• bill

    I rather “guessed” that “miles” might be involved with redeeming travel miles, and was surprised to find out the “miles” card is merely and ONLY a cashback card with a lot of conditions called “hassle free”, when redeeming is anything but. Where has this “hassle free” language come from with Capital One? I have to settle for 6/10 of 1% cashback for simple redemption verses my other cards which are “hassle free” 1% cashback cards…

  • brycenesbittt

    A $10 Target GiftCard is now 2,000 miles. And travel purchases are on a bucket system that resulted in about a half cent per point. Finding nothing worth redeeming, I tried to donate, but apparently need to set up a different giving account (can you say “hassle”) to do so. The information above is almost completely wrong.

  • brycenesbittt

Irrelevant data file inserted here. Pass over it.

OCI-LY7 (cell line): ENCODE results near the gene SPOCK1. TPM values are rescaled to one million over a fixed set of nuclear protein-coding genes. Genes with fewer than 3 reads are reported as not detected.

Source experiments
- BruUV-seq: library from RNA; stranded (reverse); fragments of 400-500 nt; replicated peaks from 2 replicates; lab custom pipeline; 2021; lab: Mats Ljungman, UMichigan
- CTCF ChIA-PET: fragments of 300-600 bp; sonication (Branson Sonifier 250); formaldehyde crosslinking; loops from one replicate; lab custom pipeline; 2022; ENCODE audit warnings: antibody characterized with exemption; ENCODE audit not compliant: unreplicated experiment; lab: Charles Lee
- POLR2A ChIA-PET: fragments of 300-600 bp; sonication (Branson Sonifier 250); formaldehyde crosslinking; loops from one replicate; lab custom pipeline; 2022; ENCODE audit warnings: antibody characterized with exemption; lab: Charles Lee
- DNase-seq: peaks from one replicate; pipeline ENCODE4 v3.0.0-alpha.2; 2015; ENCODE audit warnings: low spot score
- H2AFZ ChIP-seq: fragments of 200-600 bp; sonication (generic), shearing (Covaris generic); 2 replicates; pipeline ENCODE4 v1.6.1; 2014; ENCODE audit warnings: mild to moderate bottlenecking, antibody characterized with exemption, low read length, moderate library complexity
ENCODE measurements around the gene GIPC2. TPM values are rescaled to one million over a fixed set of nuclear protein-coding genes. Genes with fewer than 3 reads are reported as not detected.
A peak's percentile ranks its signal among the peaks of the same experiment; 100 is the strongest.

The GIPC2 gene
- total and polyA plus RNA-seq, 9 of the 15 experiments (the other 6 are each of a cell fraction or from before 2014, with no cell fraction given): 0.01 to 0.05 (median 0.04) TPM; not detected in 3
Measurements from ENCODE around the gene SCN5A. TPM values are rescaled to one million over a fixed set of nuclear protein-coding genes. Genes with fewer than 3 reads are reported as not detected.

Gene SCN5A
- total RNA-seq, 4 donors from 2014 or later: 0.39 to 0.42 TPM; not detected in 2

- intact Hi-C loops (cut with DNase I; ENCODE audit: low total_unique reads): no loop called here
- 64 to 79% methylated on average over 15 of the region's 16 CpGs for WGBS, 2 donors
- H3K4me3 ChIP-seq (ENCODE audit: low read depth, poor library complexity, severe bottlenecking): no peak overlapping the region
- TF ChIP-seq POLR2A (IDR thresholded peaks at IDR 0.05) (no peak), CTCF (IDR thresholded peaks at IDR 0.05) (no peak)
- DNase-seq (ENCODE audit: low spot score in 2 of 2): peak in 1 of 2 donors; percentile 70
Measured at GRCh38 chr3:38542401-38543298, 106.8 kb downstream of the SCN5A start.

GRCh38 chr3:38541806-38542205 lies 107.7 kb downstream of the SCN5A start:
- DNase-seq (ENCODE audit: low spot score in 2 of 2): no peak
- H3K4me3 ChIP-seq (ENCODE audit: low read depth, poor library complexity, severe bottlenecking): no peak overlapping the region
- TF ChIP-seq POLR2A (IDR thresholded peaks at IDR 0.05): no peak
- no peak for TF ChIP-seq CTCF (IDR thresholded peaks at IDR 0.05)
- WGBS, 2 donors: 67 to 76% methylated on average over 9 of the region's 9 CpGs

The “no hassle” example above is wrong. If you have a $109 purchase you need to redeem at the 0-$150 level for 15,000 points.

    • http://www.nerdwallet.com/ NerdWallet

      Hi there, if you redeem for travel it should be a 1 cent to 1 point ratio, so you can use 10,900 miles to wipe out $109 of travel.

      • brycenesbittt

        Incorrect. I’m offered 15,000 miles for $109 travel expense. Non-travel expenses are worse. I can get you a screenshot from the members only area.

  • Mike Driehuis

    Use 1 ticket to pay for your purchase. I had a trip $1,182.38 and paid with 118,238 Miles .
    If I sued 10 tickets, it would cost me 150,000 miles.

    • Chari Baldwin

      Hi there,
      Did it work out when you used one ticket on the capital one website because I’m thinking about doing the same thing. Chari

  • Chris Timmer

    Here’s the table. Much better than cash rewards. Just need to have an expense near the top of the range to get the best value.

    Miles Needed

    For Travel That Costs…

    Up to $150 15,000 miles
    $150.01 – $350 35,000 miles
    $350.01 – $600 60,000 miles